The Risk Assessment should be reviewed regularly. These reviews should include, if possible, a run down of who has particular access rights and hopefully who authorised it and why. Just a simple table of facts is all that is required.
Ensure it is signed off by the security manager and any anomalies investigated.
Ok and now the final piece of the jigsaw.
Ensure that at every handover (development, testing, production and any other) the access rights are reviewed and, once again, signed off.
There will be people that no longer require access or at least the same level of access after their primary task has been completed. This includes developers, test managers, UAT accessors and so forth.
Even the security manager does not need access most of the time.
So, what is the answer to our little question?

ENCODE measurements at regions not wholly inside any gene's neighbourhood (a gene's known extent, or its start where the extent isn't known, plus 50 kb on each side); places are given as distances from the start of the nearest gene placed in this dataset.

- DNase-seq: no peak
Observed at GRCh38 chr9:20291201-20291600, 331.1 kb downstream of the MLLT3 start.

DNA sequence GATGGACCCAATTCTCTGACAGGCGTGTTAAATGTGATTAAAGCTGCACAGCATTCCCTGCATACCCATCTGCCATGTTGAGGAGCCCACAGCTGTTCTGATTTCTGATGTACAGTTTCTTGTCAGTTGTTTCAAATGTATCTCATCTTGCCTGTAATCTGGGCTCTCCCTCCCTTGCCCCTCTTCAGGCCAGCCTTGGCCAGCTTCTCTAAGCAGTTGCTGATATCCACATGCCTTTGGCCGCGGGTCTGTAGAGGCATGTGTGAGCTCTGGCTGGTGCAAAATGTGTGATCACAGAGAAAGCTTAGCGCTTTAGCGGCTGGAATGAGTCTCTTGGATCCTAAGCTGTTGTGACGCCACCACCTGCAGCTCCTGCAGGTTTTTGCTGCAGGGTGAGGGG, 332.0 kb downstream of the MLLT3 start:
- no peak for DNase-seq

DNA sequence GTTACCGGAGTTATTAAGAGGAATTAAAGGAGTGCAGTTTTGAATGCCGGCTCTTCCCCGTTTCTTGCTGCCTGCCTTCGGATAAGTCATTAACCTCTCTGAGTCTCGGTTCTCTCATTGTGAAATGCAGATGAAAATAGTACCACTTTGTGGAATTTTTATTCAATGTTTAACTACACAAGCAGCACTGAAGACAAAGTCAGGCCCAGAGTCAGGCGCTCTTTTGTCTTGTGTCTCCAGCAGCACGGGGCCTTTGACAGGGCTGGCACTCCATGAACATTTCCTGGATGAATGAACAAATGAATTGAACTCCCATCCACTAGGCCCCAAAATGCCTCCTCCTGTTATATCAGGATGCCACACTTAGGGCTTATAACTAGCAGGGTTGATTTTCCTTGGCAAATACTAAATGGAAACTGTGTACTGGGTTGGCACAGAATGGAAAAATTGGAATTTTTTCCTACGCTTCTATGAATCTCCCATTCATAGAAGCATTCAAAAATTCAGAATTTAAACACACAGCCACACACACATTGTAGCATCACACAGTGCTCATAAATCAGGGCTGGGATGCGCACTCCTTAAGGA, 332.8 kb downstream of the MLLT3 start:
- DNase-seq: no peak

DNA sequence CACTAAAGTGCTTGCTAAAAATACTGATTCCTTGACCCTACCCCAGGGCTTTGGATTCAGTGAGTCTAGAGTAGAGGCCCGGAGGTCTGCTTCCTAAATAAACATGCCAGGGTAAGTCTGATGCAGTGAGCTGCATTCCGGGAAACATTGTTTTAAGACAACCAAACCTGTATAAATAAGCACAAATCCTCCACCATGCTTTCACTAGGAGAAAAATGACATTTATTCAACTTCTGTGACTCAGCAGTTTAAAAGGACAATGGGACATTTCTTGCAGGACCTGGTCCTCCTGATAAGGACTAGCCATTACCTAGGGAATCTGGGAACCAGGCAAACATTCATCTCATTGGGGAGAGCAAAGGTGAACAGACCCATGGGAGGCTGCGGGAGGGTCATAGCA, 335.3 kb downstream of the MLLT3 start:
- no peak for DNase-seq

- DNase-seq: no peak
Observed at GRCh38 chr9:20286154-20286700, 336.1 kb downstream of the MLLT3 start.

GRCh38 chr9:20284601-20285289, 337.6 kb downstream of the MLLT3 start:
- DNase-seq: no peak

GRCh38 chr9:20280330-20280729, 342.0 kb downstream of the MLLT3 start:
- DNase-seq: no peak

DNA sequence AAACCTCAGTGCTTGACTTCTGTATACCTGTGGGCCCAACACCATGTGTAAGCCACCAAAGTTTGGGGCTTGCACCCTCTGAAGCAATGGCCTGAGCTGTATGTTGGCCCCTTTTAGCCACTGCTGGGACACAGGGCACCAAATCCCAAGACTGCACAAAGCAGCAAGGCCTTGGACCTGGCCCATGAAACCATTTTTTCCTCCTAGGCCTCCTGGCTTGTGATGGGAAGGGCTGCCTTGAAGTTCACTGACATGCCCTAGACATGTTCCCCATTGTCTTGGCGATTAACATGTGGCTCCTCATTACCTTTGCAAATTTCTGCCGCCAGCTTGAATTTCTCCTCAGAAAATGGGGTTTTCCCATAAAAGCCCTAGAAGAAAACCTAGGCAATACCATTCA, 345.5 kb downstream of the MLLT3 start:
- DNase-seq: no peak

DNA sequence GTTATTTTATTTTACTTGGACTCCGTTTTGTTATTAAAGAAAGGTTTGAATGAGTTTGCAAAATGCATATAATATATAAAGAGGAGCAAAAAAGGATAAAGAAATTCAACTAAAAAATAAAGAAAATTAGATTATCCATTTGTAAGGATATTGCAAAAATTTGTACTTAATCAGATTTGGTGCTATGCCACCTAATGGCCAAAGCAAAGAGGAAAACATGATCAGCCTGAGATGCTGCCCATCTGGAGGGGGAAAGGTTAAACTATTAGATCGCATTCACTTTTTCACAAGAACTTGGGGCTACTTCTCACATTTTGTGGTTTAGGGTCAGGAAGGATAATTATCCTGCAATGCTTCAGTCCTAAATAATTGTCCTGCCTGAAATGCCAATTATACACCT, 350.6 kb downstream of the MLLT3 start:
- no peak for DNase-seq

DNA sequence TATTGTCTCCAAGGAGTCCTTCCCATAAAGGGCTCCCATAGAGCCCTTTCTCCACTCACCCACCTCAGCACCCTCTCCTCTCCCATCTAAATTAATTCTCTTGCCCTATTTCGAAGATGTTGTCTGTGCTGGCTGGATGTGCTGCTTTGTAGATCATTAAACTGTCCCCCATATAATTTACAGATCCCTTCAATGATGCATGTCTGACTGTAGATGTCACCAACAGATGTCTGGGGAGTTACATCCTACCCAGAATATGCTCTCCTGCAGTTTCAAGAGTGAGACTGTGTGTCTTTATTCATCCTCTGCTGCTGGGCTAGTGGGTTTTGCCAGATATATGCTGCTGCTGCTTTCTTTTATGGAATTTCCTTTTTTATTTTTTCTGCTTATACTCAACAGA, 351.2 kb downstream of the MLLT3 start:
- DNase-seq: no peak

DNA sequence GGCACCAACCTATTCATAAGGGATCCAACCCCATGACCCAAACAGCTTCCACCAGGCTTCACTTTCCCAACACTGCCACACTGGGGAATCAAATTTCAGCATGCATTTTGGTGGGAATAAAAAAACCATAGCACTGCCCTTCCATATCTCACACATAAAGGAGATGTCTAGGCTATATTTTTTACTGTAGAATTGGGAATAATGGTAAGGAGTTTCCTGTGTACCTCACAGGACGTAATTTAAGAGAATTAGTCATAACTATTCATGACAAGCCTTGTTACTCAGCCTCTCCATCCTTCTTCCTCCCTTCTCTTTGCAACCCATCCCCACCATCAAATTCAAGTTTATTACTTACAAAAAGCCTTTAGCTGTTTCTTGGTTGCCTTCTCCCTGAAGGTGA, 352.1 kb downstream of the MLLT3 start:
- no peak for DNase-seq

Who does need full access all the time?
Simply put this would, in most cases, be no one. That is only the case, however, if the system is expected to run without fault. Has anyone ever worked on such a system?
So now we know.
Yes we do!
The Senior Operations team will require immediate, unimpeded access to the system to diagnose and fix low level underlying issues. If you make this too difficult for them you risk a significant amount of delay or damage whilst access is appropriated.
The Risk Assessment will acknowledge that this Operations team is where your primary trust is laid. This is often called “Keys to the Kindom“. They are the team that will grant the lowest appropriate level of access to others. They can even assign a “hidden” series of logins to themselves and appropriate your data from there.
Of course, you’ve still got your secured, remote, encrypted logging. Think to yourself though – “who’s maintaining that server/service?”
You cannot avoid giving the operations team the ultimate access that so many employees, malcontents, hackers – possibly all of us – crave.
The Tech Herald – FBI arrest AT&T Insider
Times of India – Cyber Police Arrest
Social Engineer – Morgan Stanley Disgruntled Employee
Risk.Net – CME Employee Charged
Finextra – BofA Worker Arrested
The Register – Ex-Employee Jailed

– Posted using BlogPress

About harlekwinblog

"Thoughts of an idle mind." Information Security professional.